What is this compensation culture? Where has it come from? And does it even exist?
Let’s consider where it might have come from. It could well be the result of isolated stories such as the two mentioned below, reported by the media this year.
The first concerned West Derby Road in Liverpool, which in July this year was reported by the Daily Mail as having been the source of seven personal injury claims, four of which had been successful and three of which were in progress, despite the pavement being ‘between 10ft and 20ft wide, making any obstacles easy to avoid.’
The article then, however, went to list a succession of claims that had either been nipped in the bud at an early stage or that had been reversed and exposed as a sham through the result of a successful fraud prosecution.
Then there is the story of opportunistic, but rather misguided, Nathan Williams, who despite living in a £500,000 apartment in London’s Soho, decided he would try and make a bit more cash out of local authorities by submitting no fewer than eight accident claims in seventeen months, and over a wide area of the Greater London area. In the event he was caught, successfully convicted, and got nothing.
So what do we learn from these stories?
Firstly, that the ‘compensation culture’ is based on some sections of the media hyping up stories with little substance – the Liverpool story’s sensationalism was diluted with the discussion, in the same article, of fraudulent claimants whose actions ensured they received nothing except community service orders.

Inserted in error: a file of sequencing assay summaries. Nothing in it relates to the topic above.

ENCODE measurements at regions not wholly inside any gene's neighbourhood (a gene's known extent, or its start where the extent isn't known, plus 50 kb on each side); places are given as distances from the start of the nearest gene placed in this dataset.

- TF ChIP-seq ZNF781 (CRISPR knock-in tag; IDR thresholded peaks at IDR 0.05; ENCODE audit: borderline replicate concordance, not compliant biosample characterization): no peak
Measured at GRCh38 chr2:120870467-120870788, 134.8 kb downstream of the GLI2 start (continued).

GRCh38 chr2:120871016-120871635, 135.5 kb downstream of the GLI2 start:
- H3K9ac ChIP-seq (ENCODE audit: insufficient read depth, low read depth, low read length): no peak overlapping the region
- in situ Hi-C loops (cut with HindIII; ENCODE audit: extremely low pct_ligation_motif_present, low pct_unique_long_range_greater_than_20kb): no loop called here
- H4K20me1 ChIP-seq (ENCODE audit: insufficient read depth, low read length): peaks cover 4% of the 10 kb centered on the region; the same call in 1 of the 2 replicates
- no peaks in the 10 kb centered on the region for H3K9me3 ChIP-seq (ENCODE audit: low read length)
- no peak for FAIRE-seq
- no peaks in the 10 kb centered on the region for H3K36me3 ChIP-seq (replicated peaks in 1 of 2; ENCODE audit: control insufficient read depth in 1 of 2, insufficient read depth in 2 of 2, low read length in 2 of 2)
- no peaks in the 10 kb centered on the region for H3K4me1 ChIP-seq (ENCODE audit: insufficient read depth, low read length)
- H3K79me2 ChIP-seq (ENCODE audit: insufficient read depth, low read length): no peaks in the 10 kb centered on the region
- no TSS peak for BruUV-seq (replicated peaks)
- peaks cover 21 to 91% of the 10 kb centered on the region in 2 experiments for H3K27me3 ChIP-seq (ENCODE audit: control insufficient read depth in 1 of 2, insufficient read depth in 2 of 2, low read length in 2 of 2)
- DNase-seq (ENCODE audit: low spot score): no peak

Genuine accident victims are being given a bad name by conmen
If by ‘compensation culture’ what the media are actually describing is the notion that some unscrupulous individuals will try to defraud the system to make money for nothing, then they are right in as much as there are people who will try and fiddle any system that will reward them for little or no input. It is hardly a national problem – these stories are few and far between and often they are resolved in favour of the innocent party, which in both of the above cases was the local authority and the taxpayer, so often championed by the Mail and other papers like it.
Let us then consider that in his report, Common Sense, Common Safety, Lord Young admitted that the ‘compensation culture’ is a puff, a myth, a fallacy, something ‘fuelled by perception’ rather than reality. 90% of the public, he says, think there is one. Since when has public perception been as good as hard evidence? There is a danger, as research has shown, that as many as 80% of people who have had an accident would be unwilling to claim compensation because they think it’s somehow dishonest to do so.
The cases above demonstrate exactly what happens in these circumstances – if there is an inflated or untrue claim, then the claimant won’t get anything. It is estimated that as many as two-thirds of claims are ‘weeded out’ at the early stages before they can progress.
So what the government really wants to do is to ban spurious claims and discourage opportunistic fraudsters from trying their luck when they have not even had an accident. We couldn’t agree with them more.